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Sachs v. Jefferson Loan Company

A-2897-09T3 (N.J. Super. App. Div. 2010) (Unpublished)

LOAN; LIENS; BANK ACCOUNTS — When a bank is both the secured lender and holds a security interest in its borrower’s bank account at that same bank, it may, to the possible detriment of inferior secured creditors, allow the borrower to withdraw money from that account solely for the purpose of preserving the collateral and to realize on the value of additional collateral, such as to collect outstanding accounts receivable that would, if successful, enlarge the total amount of money available to pay all secured creditors.

A company was in the business of making auto and other consumer loans. It financed its operations by issuing debentures to investors, and also by way of a secured bank line of credit. The debentures were bonds backed only by the company’s general credit and its financial reputation. They were not backed by a lien on the company’s asserts. A creditor holding five debentures sought to recover its investment after the company notified him that it was ceasing its operations and would be liquidated. At the time, the company owed its secured bank lender millions of dollars on the line of credit. It negotiated an agreement with its bank to allow its debenture holders to share equally in the company’s revenues once the bank was paid $3.5 million on its secured debt. Even though the company was no longer engaged in new business, it continued to collect revenues from loans and from other debts owed to it by third parties.

The debenture holder pursued two avenues of potential recovery – a levy upon proceeds held by a law firm retained to collect sums owed to the company by third parties, and a levy on the company’s bank account which had been established with the same secured creditor. The bank had filed a UCC-1 financing statement to perfect its secured interest. The lower court vacated the debenture holder’s levy on the proceeds held by the law firm and denied turnover of those funds. It concluded that the money held by the law firm was subject to the UCC-1 filed by the bank, as a secured creditor, and that the bank held a superior interest to the creditor’s judgment lien.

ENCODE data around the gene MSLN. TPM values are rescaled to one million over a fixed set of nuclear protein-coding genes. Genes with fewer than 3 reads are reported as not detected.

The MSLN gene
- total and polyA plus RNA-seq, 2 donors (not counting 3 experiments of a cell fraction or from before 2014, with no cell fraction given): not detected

After this unsuccessful attempt, the debenture holder tried to obtain recovery from funds in the company’s bank account at the secured creditor’s bank, and alternatively sought an order directing the bank to turn over those funds and to direct the company to make monthly installment payments until the creditor’s judgment was satisfied. The debenture holder did not file or serve any pleading against the bank naming it as a party and did not assert any specific claims or allegations against the bank. It conducted limited discovery concerning the account, and found that the bank had let the company pay more than $100,000 out of the account to various parties. The debenture holder argued that the bank waived its asserted priority position as a secured creditor by allowing these withdrawals. The company presented a certification from its bank stating that the bank had only allowed the company to use the account to pay expenses associated with the collection of accounts where the proceeds collected served to reduce the amount owed to the bank. The certification did not explain how the disbursements in question satisfied this condition as legitimate expenses associated with the collection of accounts.

The lower court denied relief to the debenture holder, again simply asserting that the bank held a superior creditor interest. It understood the concerns raised by the debenture holder about the bank allowing the debtor to draw from its deposit account, but found it significant that the debenture holder did not name the bank as a party or bring specific claims against the bank. The debenture holder appealed. At the time of appeal, the debtor still owed the bank five million dollars, and the bank’s recovery apparently had not yet reached the negotiated threshold for the equal sharing of revenues with the debenture holders.

In the appeal, the Appellate Division remanded the matter for further proceedings, finding that the bank’s superior position as a secured creditor to that of the debenture holder arose in a special context, one under which the debtor maintained a deposit account at the bank that was also its secured creditor. According to the Court, a bank is authorized to allow a depositor, against whose accounts it has a secured interest as a creditor, to use the funds on deposit for reasonable business purposes in order to preserve the collateral of the debtor, but the Court found the lower court did not make any specific findings concerning the propriety of these specific disbursements or whether they were made appropriately to preserve the collateral so that the debtor could continue to recover additional revenues and wind up its affairs. In its remand, the Court also agreed with the lower court’s suggestion that the debenture holder file an appropriate pleading to make the bank a party if the debenture holder intended to persist in making specific allegations about the mishandling of funds. Lastly, the Court directed the lower court to use its discretion to permit further discovery that might be warranted concerning the debtor’s bank account.


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